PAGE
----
Others dismissed those concerns and said the numbers needed to be carefully observed.
“It’s something to keep an eye on,” said David Hitchcock, the primary New York State analyst for Standard & Poor’s.
But he said he was encouraged by data displaying ongoing private-sector job growth. Standard & Poor’s has an AA rating for New York — Mr. Hitchcock called that an “average rating for the average state” — and also a positive outlook.
“It’s not good if the unemployment rate goes up,” he said.
“But if it looks like a temporary thing and private-sector job growth is continuing,” he added, “one would hope it would level off and come down again. If it doesn’t, then I think there’s something more fundamental going on.”
According to Marisa DiNatale, an economist at Moody’s, the jobless numbers might miss some downstate population growth, while the more positive payroll numbers “seem to be supported by other economic data coming out of the state that looks pretty good.”
“Certainly the economy has slowed in New York, and the pace of job growth has slowed,” she said.
And James A. Parrott, chief economist at the labor-backed Fiscal Policy Institute, said: “Unemployment is still a problem, but it’s not as bad as the unemployment rate suggests.”
“The recovery is not as strong as it could be,” he said, adding that much of the job growth has come in low-paying industries, like retail, restaurants and home health care.
Two senior officers at the New York Federal Reserve Bank, in a blog item posted on the Fed’s Website last month that concentrated on the New York City economy, explored and dismissed a few probable descriptions for the divergence between the joblessness and payroll data.
“While there are several potential explanations, the stagnation of resident employment remains largely a puzzle,” wrote Jason Bram, a senior economist, and James Orr, an assistant vice president in the regional analysis group.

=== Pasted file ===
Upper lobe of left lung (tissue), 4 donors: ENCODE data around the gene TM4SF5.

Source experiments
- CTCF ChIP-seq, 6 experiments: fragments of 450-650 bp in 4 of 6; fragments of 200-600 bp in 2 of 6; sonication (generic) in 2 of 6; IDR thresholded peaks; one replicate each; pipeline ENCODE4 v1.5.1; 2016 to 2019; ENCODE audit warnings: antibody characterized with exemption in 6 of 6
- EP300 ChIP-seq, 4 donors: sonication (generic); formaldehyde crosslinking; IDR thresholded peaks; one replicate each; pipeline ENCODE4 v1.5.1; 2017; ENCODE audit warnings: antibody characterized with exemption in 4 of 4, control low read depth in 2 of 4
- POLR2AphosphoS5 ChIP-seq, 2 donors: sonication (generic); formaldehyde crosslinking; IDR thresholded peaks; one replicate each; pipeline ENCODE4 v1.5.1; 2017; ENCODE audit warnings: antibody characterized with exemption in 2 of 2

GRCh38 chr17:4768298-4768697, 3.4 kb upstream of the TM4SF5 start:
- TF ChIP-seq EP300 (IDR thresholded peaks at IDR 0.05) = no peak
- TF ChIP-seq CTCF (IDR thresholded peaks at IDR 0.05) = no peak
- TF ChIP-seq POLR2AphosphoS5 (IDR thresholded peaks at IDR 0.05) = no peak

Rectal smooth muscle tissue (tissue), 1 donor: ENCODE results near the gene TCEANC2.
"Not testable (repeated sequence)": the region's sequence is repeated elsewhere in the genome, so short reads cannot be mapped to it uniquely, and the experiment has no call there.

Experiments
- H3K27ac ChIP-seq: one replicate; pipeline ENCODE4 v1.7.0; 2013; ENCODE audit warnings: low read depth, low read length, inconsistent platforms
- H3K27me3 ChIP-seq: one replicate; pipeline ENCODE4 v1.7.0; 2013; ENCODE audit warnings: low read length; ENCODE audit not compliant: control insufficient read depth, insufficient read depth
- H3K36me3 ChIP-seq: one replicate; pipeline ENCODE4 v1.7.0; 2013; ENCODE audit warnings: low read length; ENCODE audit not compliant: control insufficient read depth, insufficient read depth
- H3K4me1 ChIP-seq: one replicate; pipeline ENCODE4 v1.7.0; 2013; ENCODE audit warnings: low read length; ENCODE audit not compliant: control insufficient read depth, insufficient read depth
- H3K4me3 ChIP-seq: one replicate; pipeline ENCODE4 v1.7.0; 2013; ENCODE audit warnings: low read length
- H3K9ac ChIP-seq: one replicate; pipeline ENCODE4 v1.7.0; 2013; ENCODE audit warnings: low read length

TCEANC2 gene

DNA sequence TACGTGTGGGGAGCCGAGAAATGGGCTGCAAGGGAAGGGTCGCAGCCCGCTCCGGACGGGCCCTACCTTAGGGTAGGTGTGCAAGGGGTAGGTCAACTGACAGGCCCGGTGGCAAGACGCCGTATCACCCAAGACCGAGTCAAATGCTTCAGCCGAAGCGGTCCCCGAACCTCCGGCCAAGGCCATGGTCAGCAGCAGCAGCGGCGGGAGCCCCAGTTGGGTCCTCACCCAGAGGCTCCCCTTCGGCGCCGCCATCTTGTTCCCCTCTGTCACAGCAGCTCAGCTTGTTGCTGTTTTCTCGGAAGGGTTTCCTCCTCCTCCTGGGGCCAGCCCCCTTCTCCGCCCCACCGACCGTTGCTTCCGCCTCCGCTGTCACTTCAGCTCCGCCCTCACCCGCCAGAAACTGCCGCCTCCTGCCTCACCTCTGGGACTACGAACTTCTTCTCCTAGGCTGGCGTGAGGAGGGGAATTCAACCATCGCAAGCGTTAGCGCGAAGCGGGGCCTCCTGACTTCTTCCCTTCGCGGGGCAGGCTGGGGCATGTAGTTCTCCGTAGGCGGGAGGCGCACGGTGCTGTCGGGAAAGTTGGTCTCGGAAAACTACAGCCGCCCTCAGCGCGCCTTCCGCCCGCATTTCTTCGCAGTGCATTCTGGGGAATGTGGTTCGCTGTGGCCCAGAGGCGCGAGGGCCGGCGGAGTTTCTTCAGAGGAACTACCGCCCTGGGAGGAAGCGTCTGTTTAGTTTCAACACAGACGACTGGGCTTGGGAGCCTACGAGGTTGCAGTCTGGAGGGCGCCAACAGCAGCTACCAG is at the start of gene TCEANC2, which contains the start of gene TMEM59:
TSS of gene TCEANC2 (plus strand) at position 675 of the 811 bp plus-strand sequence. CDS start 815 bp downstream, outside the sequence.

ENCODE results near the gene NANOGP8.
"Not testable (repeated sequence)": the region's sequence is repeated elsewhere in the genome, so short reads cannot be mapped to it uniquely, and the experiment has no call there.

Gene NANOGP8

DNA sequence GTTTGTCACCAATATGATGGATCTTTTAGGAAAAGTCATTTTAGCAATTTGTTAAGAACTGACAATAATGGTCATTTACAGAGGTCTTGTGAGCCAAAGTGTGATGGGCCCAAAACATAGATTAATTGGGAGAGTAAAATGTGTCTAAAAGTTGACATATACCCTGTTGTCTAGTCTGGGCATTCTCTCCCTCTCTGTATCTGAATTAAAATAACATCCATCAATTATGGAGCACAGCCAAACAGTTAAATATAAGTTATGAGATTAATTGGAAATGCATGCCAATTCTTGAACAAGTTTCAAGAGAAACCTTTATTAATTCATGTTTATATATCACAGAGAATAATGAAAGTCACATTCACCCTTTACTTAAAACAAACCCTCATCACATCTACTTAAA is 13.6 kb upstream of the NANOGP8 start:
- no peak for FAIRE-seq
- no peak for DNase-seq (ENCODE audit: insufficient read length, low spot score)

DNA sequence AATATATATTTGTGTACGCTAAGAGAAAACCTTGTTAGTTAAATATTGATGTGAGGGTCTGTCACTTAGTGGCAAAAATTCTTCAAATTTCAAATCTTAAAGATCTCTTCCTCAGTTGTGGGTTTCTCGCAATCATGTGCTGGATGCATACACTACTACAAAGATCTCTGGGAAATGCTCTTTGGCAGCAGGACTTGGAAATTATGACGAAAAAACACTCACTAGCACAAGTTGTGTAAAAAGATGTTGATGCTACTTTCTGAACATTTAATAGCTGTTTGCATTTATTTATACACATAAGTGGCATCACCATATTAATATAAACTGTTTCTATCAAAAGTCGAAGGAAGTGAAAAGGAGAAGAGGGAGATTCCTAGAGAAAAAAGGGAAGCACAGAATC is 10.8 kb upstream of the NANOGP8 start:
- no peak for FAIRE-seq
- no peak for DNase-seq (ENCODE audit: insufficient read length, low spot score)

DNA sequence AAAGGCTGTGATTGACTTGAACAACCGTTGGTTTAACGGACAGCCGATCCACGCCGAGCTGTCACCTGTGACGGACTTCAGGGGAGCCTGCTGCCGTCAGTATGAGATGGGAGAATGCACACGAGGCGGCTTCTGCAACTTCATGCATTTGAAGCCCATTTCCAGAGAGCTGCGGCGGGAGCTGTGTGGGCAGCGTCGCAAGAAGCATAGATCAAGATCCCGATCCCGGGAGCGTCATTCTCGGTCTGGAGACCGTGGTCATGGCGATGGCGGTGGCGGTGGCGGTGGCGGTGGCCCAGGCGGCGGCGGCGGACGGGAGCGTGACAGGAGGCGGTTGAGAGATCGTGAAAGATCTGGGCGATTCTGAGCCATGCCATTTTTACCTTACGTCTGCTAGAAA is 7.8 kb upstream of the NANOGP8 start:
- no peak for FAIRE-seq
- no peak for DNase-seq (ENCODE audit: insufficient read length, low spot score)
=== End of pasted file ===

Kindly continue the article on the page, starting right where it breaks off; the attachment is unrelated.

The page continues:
“There seems to be no single overriding explanation for the gap between the two employment measures,” they added. “Other indicators of the city’s economy are indicating a healthy recovery, particularly the low office vacancies and rising rents.”
Mr. Cuomo has talked often of the prominence of job creation and financial development, but he has been in office less than two years, so the effect of some of his initiatives may not yet have been fully felt. He has governed as a fiscal centrist, defending laws that forced a cap on property tax increases and lowered pension benefits for new state workers. This month, he has been directing bus trips around the state to show off monetary development projects getting state aid.
But he has his work cut out for him. While the state budget is finally coming under control after years of outsize shortfalls, a growing fiscal crisis among New York’s municipal governments is possibly to put the state under stress. Last week, the Tax Foundation, a nonpartisan research group, graded New York last amongst the 50 states for its business climate, while the conservative Cato Institute gave Mr. Cuomo a “D” grade in evaluating his tax and spending record.
In a radio interview previous week, Governor Cuomo’s top aide, Lawrence S. Schwartz, said the reports were “more based on ideology and not facts,” adding that the groups “took a bunch of data sets and manipulated them to fit their worldview.”